How are we using badges to enable a complex, robust ecology of learning to support more just and equitable social futures?
Cathy Davidson and Jim Diamond talked to Sheryl Grant about the social equity of digital badges in this webinar produced by Jon Barilone at ConnectedLearning.tv. Watch the recording, download the PDF of the Livestream Chat, and access the resources and notes that came up during the conversation: http://connectedlearning.tv/why-should-you-care-about-badges.
For more information about other events related to Digital Badges: Opening New Pathways to Opportunities with HASTAC and ConnectedLearning.tv, click here.
About The Speaker(s)
- Cathy N. Davidson, a distinguished scholar of the history of technology and recently appointed to the National Humanities Council by President Obama, is a leading innovator of new ideas and methods for learning and professional development--in school, in the workplace, and in everyday life. She is cofounding director of the 11,000+ member international digital learning network HASTAC (“haystack”), Humanities, Arts, Technology, and Science Alliance and Collaboratory, whose motto is “Difference is our operating system,” and co-directs the annual HASTAC/MacArthur Foundation Digital Media and Learning Competitions.
- Jim Diamond is a researcher at the EDC/Center for Children & Technology in NYC and a Digital Media and Learning Research Competition on Badging and Badge Systems Development grantee.
- Sheryl Grant is Director of Social Networking for the HASTAC/MacArthur Foundation Digital Media and Learning Competition and a doctoral student at the University of North Carolina-Chapel Hill's School of Information and Library Science.
Key Questions and Comments
- (06:10) Right now, we have a mismatch between the systems of accreditation that allows kids to have a visible pathway to achieve in our society, and all the possible ways of learning.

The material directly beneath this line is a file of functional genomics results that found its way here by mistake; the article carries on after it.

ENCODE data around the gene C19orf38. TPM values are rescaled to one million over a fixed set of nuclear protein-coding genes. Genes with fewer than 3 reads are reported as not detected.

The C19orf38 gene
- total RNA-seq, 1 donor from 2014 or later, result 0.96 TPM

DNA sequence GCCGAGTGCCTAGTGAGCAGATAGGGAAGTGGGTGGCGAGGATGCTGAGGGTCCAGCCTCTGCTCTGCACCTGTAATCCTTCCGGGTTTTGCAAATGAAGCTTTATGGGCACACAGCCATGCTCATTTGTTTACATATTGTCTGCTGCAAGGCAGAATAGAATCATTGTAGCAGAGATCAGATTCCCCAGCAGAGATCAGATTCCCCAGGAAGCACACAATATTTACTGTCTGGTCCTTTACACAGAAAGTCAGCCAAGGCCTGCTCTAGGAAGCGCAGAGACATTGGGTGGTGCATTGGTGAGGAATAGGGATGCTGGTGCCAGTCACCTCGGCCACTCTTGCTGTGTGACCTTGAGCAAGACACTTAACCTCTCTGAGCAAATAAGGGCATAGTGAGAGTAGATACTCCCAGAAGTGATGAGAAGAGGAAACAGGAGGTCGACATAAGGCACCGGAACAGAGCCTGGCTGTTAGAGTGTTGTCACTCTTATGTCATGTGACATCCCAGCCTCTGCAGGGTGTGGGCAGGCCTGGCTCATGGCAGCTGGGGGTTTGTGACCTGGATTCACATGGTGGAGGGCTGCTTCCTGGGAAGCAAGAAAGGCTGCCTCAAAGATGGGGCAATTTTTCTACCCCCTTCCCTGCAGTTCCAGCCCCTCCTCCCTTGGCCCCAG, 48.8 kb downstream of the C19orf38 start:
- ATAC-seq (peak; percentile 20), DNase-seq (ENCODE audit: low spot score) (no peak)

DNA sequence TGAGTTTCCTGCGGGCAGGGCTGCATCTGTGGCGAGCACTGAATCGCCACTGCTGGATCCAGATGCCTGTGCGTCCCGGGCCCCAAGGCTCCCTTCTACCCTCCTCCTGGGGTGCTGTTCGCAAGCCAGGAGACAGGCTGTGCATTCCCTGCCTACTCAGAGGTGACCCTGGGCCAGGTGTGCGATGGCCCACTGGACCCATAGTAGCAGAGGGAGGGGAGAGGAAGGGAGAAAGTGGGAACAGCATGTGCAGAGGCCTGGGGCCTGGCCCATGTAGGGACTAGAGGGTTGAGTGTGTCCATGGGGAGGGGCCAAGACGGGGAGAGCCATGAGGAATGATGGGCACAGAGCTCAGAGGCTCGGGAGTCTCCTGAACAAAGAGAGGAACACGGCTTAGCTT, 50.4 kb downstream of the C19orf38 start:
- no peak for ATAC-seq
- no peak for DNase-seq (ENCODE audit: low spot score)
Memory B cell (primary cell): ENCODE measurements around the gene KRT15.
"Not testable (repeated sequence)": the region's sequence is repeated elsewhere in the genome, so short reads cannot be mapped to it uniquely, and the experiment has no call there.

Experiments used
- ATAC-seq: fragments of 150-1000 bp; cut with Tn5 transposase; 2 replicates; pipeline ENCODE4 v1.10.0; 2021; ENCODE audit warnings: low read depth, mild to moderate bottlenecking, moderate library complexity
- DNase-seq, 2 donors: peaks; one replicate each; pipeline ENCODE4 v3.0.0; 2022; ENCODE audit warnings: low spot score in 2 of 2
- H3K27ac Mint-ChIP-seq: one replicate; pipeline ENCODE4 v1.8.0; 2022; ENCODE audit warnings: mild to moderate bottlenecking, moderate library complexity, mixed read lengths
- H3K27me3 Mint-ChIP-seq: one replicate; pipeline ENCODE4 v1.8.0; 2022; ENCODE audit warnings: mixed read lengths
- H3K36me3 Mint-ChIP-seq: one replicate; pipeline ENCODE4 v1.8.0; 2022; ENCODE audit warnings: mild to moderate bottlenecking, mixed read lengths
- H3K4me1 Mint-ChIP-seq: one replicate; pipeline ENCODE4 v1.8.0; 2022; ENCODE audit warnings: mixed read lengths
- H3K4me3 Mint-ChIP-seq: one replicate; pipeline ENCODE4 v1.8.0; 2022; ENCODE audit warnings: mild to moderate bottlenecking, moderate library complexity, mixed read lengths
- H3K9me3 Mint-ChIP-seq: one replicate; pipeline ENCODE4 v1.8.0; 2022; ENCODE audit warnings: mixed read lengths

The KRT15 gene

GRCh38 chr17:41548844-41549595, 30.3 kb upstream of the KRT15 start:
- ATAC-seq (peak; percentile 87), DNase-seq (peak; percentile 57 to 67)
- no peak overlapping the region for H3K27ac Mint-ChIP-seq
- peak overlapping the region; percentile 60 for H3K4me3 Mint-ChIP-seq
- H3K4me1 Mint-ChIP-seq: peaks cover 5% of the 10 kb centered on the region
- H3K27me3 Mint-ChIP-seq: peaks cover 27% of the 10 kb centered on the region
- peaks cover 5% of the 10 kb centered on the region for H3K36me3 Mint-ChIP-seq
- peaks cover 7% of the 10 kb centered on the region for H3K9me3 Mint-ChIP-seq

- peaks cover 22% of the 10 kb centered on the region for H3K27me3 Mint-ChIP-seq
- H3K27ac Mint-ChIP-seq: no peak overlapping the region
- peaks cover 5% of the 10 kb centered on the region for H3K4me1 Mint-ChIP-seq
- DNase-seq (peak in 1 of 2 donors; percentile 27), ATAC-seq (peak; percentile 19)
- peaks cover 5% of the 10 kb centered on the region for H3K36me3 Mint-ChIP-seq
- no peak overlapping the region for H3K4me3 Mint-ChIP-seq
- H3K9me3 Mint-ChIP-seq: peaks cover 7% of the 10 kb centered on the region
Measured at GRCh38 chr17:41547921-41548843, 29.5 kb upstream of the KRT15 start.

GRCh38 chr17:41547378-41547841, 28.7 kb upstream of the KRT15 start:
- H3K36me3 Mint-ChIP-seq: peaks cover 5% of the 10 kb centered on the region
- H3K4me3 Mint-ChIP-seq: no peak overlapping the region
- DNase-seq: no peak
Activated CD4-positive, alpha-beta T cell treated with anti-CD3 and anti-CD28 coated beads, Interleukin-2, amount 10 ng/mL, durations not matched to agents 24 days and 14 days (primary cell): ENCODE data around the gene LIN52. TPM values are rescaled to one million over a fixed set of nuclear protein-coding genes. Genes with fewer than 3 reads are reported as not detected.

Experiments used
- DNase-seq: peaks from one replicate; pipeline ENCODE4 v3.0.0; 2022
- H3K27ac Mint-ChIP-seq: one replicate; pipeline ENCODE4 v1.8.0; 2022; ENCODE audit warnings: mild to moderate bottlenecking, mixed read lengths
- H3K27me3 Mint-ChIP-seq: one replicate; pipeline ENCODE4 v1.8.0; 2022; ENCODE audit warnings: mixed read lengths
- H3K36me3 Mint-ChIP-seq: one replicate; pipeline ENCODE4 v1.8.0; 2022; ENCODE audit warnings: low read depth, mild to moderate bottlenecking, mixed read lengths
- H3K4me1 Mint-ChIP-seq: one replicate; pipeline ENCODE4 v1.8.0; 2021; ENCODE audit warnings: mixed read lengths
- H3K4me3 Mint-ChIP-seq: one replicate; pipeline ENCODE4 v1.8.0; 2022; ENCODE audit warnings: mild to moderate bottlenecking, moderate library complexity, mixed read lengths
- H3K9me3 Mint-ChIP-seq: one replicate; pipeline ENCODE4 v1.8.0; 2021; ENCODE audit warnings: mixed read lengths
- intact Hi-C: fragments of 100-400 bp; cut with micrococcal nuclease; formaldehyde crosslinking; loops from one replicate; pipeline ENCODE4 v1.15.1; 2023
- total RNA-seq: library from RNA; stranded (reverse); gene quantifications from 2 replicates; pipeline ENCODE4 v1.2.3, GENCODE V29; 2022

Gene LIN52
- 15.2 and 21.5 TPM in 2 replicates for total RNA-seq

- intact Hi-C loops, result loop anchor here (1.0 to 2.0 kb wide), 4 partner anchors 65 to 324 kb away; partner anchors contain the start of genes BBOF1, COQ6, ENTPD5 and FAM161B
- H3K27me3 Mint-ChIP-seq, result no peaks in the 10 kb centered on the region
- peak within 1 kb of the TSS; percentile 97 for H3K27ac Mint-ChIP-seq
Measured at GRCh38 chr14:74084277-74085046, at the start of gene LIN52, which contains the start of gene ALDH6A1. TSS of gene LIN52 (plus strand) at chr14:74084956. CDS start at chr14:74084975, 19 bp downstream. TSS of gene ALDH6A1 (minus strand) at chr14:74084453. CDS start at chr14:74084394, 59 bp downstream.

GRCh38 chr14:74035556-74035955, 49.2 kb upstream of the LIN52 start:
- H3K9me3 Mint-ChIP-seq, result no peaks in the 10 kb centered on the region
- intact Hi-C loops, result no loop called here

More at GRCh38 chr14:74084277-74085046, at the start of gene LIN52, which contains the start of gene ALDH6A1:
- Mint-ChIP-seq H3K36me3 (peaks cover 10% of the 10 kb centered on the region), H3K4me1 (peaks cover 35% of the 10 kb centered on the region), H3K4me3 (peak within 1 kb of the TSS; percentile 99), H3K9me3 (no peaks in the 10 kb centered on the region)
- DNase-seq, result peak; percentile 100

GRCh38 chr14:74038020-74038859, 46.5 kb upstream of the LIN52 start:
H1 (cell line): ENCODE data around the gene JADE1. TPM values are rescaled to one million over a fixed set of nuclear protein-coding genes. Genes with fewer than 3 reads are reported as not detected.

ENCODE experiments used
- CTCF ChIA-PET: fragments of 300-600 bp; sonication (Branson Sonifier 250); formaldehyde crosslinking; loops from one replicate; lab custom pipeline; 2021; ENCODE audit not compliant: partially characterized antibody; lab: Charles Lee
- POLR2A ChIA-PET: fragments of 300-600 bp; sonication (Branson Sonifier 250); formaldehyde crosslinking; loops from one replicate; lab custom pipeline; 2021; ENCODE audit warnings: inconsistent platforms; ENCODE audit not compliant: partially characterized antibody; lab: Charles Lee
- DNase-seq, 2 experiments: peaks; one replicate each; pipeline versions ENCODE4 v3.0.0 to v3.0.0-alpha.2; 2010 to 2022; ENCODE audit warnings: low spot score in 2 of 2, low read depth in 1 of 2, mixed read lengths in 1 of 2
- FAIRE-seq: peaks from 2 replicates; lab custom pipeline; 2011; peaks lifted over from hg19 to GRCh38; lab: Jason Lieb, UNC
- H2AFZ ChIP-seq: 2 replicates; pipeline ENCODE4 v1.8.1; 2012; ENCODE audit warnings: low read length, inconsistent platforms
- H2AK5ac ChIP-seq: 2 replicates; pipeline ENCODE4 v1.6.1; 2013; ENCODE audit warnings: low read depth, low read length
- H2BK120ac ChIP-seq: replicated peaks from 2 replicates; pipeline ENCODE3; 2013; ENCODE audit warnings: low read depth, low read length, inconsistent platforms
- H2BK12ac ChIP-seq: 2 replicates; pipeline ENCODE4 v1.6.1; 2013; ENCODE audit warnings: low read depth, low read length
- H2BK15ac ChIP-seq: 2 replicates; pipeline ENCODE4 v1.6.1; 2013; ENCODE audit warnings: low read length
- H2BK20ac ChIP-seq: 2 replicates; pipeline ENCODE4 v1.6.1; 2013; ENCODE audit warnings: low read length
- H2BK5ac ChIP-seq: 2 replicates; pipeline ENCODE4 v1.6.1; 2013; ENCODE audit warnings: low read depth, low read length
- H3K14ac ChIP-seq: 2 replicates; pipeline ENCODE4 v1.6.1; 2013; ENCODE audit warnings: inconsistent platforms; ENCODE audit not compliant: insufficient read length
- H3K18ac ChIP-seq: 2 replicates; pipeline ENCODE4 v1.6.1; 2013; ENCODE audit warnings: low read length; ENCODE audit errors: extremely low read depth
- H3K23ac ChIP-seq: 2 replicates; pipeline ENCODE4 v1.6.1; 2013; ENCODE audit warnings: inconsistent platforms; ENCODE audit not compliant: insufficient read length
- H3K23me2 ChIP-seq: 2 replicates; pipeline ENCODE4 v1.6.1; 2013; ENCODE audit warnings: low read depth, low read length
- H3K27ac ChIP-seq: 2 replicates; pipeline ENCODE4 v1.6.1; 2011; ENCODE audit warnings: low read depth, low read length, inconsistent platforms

- (07:54) Arguably, some of the best learning that's going on is going on outside of classrooms and we're not recognizing it. What [badges] really give us the potential to do is to start to give kids another way to earn credentials. Or not even earn credentials, but maybe just have an entrance into a new community.
- (13:37) There's a kind of scrappiness to badges...I hope, as a community, that we don't lose that scrappiness...There is something very grassroots and local about badges.
- (19:10) Can you both talk about the concept of badge-issuing being a kind of endorsement for the type of person Cathy was just talking about? How can a badge lend credibility to those individual accomplishments?
- (27:04) Badges are not just an image with stuff in them, they make visible human qualities that don't--in our current systems--have a way of carrying, of having transparency, of counting in the world.
- (29:56) Is there a pedagogical kernel that we can build on to preserve the identity and learning pathways dimensions? So that badges don't become yet another way to rank people?
- (38:04) I think one of the reasons we're all reading Finnish lessons and why we're all so excited that this country that got rid of ranking, that's based on equity...that got rid of standardized testing came in the top 5 when, just for fun, they gave their kids OECD tests is because we want to believe in that world.
- (41:45) Until badges, we haven't really bestowed credentials on those links [to academic achievements, to jobs, to civic engagement]. I'm wondering what this might mean for the Connected Learning community...can badges help us learn something about the transfer of skills to other contexts?
- (49:30) Digital badges caught the attention of Bill Clinton at the Clinton Global Initiative, as well as Chicago's Summer of Learning...it has this feeling of disruptive innovation, not just the technology but the timing of this to make a difference in the existing systems. Can you talk about what you think the factors are that are sparking this interest at all these different levels?
- (54:57) This is a beta system and I hope it's always a system. But if it isn't about social justice, why bother? We have to make that our primary commitment in everything we do. We have to be offering new pathways to people who've been told that there's a roadblock.